Several months ago, the government sought an emergency IMF loan on USD 1.9 billion to make various repayments of previous loans that are falling due. But now this IMF loan appears to be getting delayed.  There are also concerns that the EU’s GSP Plus import tariff concession to Sri Lanka could itself be in jeopardy.  Earlier the EU had extended the facility temporarily pending an investigation. The confrontational posture of the Sri Lankan government on issues of human rights and democratic governance with the countries that dominate these key international institutions could add to the country’s economic woes.

A political objective of the government would be to build on the experience of holding local government elections in Jaffna and Vavuniya to hold the much more important election for the entirety of the Northern Province.  President Mahinda Rajapaksa and his ministerial colleagues in the government have been at pains to affirm the need for a political solution to the ethnic conflict.   The 13th Amendment to the constitution which was adopted in 1987 as a consequence of the Indo Lanka Peace Accord continues to be the best blueprint that the country has for a political solution.  The problem is that it has never been implemented in the manner that was envisaged by its framers.


During the period when the LTTE was the dominant force in Tamil society, there was little hope that the 13th Amendment could be any part of a final political solution.  This was largely due to the LTTE’s intransigent nature and its objections to this innovative legislation that dispersed centrally concentrated power to the provinces.  As a result there was no agitation by Tamil parties for the full implementation of the provincial council law or cases taken before the courts of law. But now with the elimination of the LTTE, the 13th Amendment may take on new relevance, especially if the government can be persuaded to implement it in full.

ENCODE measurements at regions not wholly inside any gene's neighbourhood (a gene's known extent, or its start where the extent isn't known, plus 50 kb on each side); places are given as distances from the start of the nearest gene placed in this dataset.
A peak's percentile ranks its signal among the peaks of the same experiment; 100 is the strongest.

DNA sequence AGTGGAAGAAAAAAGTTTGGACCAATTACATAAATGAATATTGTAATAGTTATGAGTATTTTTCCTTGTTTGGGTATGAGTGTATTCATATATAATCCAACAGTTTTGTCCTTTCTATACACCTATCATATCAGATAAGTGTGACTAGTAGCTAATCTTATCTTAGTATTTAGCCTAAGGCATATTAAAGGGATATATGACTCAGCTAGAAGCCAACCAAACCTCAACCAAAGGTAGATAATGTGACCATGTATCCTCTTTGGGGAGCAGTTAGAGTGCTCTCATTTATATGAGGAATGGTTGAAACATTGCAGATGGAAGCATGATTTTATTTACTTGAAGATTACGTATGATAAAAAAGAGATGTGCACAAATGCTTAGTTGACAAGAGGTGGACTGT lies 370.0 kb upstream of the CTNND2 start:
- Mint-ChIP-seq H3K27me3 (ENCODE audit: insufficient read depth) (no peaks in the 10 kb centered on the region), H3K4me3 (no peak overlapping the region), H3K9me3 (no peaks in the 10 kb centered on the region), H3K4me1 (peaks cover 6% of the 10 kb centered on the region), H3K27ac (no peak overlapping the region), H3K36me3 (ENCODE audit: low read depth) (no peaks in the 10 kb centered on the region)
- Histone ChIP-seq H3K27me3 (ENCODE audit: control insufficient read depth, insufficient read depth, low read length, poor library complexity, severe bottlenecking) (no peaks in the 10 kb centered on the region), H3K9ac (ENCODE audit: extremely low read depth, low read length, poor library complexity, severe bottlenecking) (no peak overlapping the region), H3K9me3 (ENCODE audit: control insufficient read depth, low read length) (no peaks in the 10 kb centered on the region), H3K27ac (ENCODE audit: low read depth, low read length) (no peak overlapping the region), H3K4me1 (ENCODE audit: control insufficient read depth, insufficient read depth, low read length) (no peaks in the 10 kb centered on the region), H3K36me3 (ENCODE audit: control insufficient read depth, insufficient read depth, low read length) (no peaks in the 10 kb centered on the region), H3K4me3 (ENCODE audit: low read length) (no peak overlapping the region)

At present several powers of the provincial councils, such as health and education, have been re-centralised by the central government.  Some other powers, such as police and land, have not been devolved at all.  The flow of economic resources from the central government to the provincial councils has been abysmally poor.  The funds allocated are grossly inadequate for effective development work to take place out of any of the existing provincial councils.   In addition, until last year, the provincial council system did not function in the Northern and Eastern provinces.  Last year’s provincial council elections for the Eastern Province appear to have paved the way for such elections to the Northern Province.

The government’s approach to the implementation of the 13th Amendment is likely to be two-phased.  In the first phase, the government will extend the operation of the provincial council system to include the two provinces that were left out until recent times, the Northern and Eastern provinces.  Although the eastern elections were marred by electoral violence and intimidation, they enabled the government to establish an Eastern Provincial Council with an elected Chief Minister.  Now the government looks set to replicate the eastern model in the north.  What this means in practice is that the government’s pledge to implement the 13th Amendment will take the form of a geographical expansion of the provincial council system rather than a deepening of it.

The first phase of implementation of the provincial council system would be to extend it to all the provinces in the country.  The experience after a year of the operation of the Eastern Provincial Council does not suggest that there will be a deepening and empowering of the provincial councils.  However, the completion of the first phase of implementation of the 13th Amendment by establishing provincial councils in all nine provinces of the country will be an important achievement.  It can also set the stage for the process of political empowerment of the provincial council system and bring forward the second phase of its implementation.  

--Jehan Perera